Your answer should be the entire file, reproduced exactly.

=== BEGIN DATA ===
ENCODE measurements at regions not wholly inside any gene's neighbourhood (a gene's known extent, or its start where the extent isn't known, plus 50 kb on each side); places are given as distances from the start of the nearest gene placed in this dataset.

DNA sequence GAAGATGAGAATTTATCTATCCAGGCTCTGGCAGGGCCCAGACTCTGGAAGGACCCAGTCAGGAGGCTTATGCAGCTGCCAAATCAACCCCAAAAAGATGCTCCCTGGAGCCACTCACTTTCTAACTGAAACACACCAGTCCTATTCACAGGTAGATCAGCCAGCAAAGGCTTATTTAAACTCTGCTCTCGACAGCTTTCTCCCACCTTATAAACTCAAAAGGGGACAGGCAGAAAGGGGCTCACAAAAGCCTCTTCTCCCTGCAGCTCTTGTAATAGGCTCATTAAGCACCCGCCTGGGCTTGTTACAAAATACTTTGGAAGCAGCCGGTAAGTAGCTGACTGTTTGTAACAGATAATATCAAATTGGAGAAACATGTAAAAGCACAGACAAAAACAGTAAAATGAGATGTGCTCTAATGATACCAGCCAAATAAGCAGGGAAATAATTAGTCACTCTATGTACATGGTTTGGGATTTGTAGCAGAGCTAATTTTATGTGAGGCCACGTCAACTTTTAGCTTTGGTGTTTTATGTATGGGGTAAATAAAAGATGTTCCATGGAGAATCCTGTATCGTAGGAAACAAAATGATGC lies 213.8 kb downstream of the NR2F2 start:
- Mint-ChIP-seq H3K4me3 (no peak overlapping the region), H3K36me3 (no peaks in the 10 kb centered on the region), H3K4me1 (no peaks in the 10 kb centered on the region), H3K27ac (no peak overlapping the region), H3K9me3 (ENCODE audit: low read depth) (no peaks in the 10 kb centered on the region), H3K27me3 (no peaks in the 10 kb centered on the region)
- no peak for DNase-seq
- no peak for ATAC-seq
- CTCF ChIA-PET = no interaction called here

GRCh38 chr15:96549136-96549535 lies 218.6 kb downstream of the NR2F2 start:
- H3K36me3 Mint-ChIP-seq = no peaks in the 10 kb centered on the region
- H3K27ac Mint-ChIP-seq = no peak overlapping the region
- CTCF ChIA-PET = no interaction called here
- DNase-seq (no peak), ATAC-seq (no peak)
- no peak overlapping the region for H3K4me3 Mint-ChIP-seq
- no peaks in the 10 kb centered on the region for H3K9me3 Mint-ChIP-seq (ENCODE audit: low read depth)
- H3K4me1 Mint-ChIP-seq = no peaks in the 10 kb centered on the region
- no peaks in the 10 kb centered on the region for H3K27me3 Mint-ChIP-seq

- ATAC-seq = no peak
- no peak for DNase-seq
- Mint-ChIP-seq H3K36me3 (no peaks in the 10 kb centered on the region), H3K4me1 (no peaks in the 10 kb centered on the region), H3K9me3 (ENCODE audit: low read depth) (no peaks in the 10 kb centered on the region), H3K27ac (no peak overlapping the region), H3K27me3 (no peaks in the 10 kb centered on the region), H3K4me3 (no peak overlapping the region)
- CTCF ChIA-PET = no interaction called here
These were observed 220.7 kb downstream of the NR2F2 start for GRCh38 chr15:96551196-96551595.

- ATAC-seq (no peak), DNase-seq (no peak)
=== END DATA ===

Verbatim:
ENCODE measurements at regions not wholly inside any gene's neighbourhood (a gene's known extent, or its start where the extent isn't known, plus 50 kb on each side); places are given as distances from the start of the nearest gene placed in this dataset.

DNA sequence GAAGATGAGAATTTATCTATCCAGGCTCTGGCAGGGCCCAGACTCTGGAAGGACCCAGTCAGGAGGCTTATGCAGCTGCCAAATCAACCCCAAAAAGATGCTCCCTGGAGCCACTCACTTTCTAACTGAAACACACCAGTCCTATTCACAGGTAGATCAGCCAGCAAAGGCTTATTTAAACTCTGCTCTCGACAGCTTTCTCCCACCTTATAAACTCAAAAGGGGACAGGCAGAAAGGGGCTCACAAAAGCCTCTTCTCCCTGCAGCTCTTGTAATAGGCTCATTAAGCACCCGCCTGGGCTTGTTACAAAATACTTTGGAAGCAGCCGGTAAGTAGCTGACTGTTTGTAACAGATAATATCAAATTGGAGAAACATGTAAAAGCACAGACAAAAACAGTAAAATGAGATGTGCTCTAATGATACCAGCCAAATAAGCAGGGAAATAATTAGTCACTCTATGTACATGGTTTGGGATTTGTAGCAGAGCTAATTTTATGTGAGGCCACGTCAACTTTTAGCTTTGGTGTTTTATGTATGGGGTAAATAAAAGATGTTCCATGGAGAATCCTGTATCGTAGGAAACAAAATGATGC lies 213.8 kb downstream of the NR2F2 start:
- Mint-ChIP-seq H3K4me3 (no peak overlapping the region), H3K36me3 (no peaks in the 10 kb centered on the region), H3K4me1 (no peaks in the 10 kb centered on the region), H3K27ac (no peak overlapping the region), H3K9me3 (ENCODE audit: low read depth) (no peaks in the 10 kb centered on the region), H3K27me3 (no peaks in the 10 kb centered on the region)
- no peak for DNase-seq
- no peak for ATAC-seq
- CTCF ChIA-PET = no interaction called here

GRCh38 chr15:96549136-96549535 lies 218.6 kb downstream of the NR2F2 start:
- H3K36me3 Mint-ChIP-seq = no peaks in the 10 kb centered on the region
- H3K27ac Mint-ChIP-seq = no peak overlapping the region
- CTCF ChIA-PET = no interaction called here
- DNase-seq (no peak), ATAC-seq (no peak)
- no peak overlapping the region for H3K4me3 Mint-ChIP-seq
- no peaks in the 10 kb centered on the region for H3K9me3 Mint-ChIP-seq (ENCODE audit: low read depth)
- H3K4me1 Mint-ChIP-seq = no peaks in the 10 kb centered on the region
- no peaks in the 10 kb centered on the region for H3K27me3 Mint-ChIP-seq

- ATAC-seq = no peak
- no peak for DNase-seq
- Mint-ChIP-seq H3K36me3 (no peaks in the 10 kb centered on the region), H3K4me1 (no peaks in the 10 kb centered on the region), H3K9me3 (ENCODE audit: low read depth) (no peaks in the 10 kb centered on the region), H3K27ac (no peak overlapping the region), H3K27me3 (no peaks in the 10 kb centered on the region), H3K4me3 (no peak overlapping the region)
- CTCF ChIA-PET = no interaction called here
These were observed 220.7 kb downstream of the NR2F2 start for GRCh38 chr15:96551196-96551595.

- ATAC-seq (no peak), DNase-seq (no peak)